Though his commitment to these neoclassical interpretations of Washington landmarks is unmistakable, Heffner doesn’t take it all too seriously. Showing the photos, he points out the plastic breastplate and the electrical tape used to simulate Roman sandals, and notes that he met one of the models “when we were extras in Forrest Gump.”

A moment later, however, Heffner is utterly earnest. “It’s my total obsession,” he says of the project. “The stuff in this city is amazing. And it’s all overlooked.”

For information about “Washington, D.C., as you’ve never seen it before,” write L.A.T. Project, P.O. Box 53087, Washington, DC 20009.

World Music, World Clothing

Though MTV and other demographics-conscious music outlets don’t spend much time thinking about fans over 25, people in their 30s and even 40s still buy CDs and cassettes. They’re increasingly less likely, however, to buy those items in record stores. That’s just fine with Dan Storper, who 20 years ago founded a Manhattan folk art and crafts store, Putumayo.

Storper’s store now specializes in clothing inspired by Latin American motifs, much of it designed by its owner, and has expanded to three other locations, two in New York and one in Washington’s Union Station. Recently, his influence has become more widespread. Putumayo’s products are now available at the Nature Company, Rand McNally, museum and zoo gift shops, and even record stores. It’s not the chain’s clothing that these outlets carry, though, but the products of Putumayo World Music, the offshoot that Storper admits has come to occupy the majority of his working hours.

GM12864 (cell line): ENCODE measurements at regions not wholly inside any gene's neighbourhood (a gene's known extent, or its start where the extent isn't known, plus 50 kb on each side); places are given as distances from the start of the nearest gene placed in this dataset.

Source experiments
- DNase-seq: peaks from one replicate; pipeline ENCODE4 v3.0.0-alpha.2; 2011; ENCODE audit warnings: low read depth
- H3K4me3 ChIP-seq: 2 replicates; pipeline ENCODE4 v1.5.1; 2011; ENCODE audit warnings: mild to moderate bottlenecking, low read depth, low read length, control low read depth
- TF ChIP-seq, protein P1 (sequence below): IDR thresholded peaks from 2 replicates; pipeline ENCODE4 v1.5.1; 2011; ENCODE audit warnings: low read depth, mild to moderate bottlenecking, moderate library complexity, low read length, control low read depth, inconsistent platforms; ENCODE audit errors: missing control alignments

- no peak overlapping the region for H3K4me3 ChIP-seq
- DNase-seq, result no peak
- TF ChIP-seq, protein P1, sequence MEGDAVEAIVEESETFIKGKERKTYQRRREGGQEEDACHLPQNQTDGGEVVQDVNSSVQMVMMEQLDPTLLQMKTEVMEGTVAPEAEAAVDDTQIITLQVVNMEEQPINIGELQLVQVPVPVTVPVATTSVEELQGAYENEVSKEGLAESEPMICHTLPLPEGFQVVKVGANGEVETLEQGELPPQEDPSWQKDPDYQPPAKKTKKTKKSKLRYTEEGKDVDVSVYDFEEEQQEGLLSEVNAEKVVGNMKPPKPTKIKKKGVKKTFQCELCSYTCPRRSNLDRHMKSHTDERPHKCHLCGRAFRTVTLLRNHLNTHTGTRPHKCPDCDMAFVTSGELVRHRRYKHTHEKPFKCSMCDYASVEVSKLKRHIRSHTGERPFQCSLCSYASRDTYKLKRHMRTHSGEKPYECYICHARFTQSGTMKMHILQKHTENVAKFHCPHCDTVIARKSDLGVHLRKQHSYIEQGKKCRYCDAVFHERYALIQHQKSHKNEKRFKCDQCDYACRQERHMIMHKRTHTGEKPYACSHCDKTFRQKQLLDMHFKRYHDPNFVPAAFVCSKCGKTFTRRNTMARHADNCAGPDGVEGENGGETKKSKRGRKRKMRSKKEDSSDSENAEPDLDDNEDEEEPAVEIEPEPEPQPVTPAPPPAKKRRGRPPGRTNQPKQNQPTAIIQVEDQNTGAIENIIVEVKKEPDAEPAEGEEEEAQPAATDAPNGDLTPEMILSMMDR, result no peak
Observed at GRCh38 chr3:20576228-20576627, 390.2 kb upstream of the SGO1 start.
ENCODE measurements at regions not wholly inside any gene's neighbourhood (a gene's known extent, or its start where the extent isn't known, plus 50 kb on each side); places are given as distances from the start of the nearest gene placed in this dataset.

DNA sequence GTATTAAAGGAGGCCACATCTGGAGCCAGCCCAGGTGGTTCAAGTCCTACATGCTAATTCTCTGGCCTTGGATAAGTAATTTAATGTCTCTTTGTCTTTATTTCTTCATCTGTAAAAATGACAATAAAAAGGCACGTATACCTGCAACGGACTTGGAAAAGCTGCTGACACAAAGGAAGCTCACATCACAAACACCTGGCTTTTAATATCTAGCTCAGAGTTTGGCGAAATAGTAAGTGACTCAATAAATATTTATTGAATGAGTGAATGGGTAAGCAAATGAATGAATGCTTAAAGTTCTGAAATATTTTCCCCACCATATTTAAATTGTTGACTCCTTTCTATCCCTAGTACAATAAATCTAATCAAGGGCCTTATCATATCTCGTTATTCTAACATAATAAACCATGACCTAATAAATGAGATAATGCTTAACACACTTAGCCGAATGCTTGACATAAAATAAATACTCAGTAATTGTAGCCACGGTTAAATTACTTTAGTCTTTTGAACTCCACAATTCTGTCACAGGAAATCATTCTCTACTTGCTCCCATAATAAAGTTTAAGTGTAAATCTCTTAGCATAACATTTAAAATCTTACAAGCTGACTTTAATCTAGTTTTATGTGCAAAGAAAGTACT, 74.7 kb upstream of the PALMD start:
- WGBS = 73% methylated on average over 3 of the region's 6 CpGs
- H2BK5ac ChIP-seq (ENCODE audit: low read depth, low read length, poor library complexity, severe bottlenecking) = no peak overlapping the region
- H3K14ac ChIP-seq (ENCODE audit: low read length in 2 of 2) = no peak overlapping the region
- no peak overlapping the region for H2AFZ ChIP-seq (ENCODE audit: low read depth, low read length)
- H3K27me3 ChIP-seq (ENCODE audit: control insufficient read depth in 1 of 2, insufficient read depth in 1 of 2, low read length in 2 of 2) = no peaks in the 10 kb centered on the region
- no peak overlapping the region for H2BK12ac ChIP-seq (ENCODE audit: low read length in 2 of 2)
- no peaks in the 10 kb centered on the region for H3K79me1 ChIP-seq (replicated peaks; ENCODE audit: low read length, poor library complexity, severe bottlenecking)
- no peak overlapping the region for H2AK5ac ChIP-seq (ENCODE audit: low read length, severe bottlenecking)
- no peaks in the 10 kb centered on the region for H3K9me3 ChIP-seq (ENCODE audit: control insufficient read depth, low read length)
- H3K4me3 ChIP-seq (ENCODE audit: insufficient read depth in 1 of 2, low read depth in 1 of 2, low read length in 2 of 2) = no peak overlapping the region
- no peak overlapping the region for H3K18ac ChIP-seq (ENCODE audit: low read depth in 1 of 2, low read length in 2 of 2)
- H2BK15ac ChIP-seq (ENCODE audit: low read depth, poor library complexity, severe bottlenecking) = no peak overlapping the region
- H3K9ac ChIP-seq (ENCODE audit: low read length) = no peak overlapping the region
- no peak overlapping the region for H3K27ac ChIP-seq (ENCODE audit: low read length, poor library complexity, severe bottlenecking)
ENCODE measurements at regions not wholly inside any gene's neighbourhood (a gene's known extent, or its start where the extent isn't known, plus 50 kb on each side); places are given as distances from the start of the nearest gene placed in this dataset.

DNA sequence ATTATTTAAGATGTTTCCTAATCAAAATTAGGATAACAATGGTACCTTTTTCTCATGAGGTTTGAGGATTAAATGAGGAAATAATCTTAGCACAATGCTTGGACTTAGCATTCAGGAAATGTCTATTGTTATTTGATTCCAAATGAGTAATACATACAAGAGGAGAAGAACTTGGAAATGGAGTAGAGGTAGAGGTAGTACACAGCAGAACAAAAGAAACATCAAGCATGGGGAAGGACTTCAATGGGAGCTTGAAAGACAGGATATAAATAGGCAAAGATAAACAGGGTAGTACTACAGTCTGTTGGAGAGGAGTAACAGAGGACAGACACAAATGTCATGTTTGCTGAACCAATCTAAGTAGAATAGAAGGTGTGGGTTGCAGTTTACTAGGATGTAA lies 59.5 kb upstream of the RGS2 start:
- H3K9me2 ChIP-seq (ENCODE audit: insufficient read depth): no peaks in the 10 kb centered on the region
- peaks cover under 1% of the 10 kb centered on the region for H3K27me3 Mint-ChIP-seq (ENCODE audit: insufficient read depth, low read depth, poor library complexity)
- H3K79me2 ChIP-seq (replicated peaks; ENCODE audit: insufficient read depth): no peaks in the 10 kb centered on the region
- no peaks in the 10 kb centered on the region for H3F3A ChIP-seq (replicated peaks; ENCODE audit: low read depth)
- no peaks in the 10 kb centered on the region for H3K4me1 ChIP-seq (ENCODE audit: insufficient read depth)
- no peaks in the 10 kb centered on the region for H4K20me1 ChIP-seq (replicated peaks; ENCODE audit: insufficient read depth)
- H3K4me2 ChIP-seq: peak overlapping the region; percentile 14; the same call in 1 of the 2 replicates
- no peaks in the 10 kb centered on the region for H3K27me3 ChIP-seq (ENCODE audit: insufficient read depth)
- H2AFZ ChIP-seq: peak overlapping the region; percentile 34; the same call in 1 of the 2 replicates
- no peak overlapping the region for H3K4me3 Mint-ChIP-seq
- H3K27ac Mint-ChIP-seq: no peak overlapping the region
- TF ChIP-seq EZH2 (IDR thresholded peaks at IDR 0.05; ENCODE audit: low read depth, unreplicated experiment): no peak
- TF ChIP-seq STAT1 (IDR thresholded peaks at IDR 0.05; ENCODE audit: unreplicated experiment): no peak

The label began when Storper heard hard rock playing in one of his stores. “I said, “Basta!’ ” he recalls, and began making tapes of folk and world music to play in the stores instead. “Music completed the whole experience,” he decided.

From this beginning evolved The Best of World Music, a series Putumayo began with Rhino Records, one of the companies(along with the likes of the Body Shop and Ben & Jerry’s) whose executives Storper met at conferences of Businesses for Social Responsibility. That relationship lasted only about a year-and-a-half. The discs “got lost in record stores,” says Storper, who subsequently hooked up with REP, the distributor who handles Rykodisc. “We right now are still selling two-and-a-half times as many copies in clothing and gift stores than in record stores,” he notes. The label’s best-selling The Best of World Music: Instrumental has outsold its vocal counterpart, for example, because the Nature Company doesn’t carry the latter.